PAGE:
Mindfulness is a state of recognizing oneself as one is, without value judgments, by deliberately paying attention to one’s own body and mind in the present moment. As the spread of the new coronavirus infection restricts the freedom of daily life and demands a better way to deal with stress, the practice of mindfulness meditation can be one of the ways to lead a healthy life. In this study, we developed a four-week online meditation training course for practicing mindfulness meditation. The training consisted of weekly online meetings and daily meditation practice. The meetings consisted of a review of the previous week and a lecture on the next week’s content. Participants were able to conduct their own daily meditation using the audio instructions of the online application on their smartphones. To test the effectiveness of this training course, 61 participants were divided into two groups: a meditation group and a control group. The meditation group participated in the online meditation training course, while the control group participated in an online training course where they listened to classical music instead of meditating. Participants completed a self-assessment questionnaire throughout the experiment. The results showed that the meditation group had a significant increase in the score of mindfulness skill (FFMQ) and a significant decrease in the score of depressive tendency (BDI-II). Therefore, it was suggested that the online meditation training course developed in this study was effective in increasing the degree of mindfulness and reducing depressive mood.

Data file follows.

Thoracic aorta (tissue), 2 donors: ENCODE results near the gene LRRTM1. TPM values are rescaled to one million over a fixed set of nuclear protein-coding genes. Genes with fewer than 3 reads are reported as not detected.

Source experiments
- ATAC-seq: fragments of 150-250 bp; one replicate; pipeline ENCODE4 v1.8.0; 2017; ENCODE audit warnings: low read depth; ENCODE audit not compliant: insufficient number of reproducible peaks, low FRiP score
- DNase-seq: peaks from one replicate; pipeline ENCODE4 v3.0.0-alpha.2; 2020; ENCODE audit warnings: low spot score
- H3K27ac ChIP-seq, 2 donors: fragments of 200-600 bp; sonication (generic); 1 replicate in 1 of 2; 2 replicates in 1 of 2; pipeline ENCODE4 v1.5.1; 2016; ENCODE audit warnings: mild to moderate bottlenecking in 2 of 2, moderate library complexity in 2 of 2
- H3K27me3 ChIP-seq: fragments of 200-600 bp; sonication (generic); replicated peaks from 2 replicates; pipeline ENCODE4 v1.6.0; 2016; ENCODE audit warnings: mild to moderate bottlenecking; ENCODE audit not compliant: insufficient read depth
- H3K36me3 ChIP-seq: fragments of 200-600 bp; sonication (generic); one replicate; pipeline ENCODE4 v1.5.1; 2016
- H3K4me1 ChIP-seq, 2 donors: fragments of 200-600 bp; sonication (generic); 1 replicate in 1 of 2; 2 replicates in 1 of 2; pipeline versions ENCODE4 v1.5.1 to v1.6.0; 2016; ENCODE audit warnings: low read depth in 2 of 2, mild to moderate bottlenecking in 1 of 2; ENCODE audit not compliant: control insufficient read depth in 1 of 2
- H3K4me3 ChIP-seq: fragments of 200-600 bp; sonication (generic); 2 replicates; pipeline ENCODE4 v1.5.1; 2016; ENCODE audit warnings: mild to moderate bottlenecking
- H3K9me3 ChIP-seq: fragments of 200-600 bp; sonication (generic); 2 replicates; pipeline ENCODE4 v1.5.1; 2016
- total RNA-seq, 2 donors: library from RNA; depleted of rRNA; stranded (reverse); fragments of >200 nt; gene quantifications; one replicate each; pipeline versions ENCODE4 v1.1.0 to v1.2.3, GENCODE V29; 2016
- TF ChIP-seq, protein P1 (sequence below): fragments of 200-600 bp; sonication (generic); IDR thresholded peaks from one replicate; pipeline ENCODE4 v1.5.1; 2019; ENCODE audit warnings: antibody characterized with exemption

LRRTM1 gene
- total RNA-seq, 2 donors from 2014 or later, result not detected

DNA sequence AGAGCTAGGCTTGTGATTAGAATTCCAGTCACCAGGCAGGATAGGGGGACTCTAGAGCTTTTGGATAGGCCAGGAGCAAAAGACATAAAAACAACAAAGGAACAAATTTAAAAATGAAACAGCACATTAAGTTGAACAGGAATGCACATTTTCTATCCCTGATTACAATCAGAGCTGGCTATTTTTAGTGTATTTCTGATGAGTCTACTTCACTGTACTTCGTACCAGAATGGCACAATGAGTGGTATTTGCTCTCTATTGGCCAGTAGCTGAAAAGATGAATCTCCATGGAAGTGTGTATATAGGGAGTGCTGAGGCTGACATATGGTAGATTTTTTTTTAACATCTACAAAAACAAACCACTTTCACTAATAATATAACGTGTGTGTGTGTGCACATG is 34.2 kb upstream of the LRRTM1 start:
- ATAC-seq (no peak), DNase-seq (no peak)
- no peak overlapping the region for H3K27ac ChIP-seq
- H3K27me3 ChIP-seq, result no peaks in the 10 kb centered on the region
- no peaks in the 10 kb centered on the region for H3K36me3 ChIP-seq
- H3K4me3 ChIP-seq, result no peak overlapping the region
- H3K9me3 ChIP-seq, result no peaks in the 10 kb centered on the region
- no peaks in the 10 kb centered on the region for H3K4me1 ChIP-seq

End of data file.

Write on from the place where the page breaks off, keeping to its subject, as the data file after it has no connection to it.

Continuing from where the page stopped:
We conducted an undergraduate course that incorporates “transaction between questioning by students and answering by teachers (TQA).” The question levels were scored by evaluating whether they were based on the course content and whether the students added their own hypotheses or predictions. Final papers were also scored by considering how the students could formulate a logical, consistent research plan based on the course content. Latent curve analyses revealed that the slope of the cumulative question scores predicted the report scores (B = 1:38 and 1.78, non-standardized solution) in both 2020 (178 students) and 2021 (160 students). By contrast, the ability to think and express high-level questions at the beginning of the course (i.e., intercept) had no predictive power. The results suggest that repeated high-level questioning during class can predict critical thinking at the end of class. Qualitative analyses of students' reflections on the impact of class participation showed that they found questioning effective in that they experienced a more in-depth understanding of the course content. At the same time, asking questions was not always easy for them. Students also recognized that TQA provided exciting opportunities, opening up new ways of thinking about the same content, even when studying independently. The findings of this study are discussed in terms of factors that inhibit questioning during class. Introducing video-streaming lectures would relax time constraints and the psychological burden.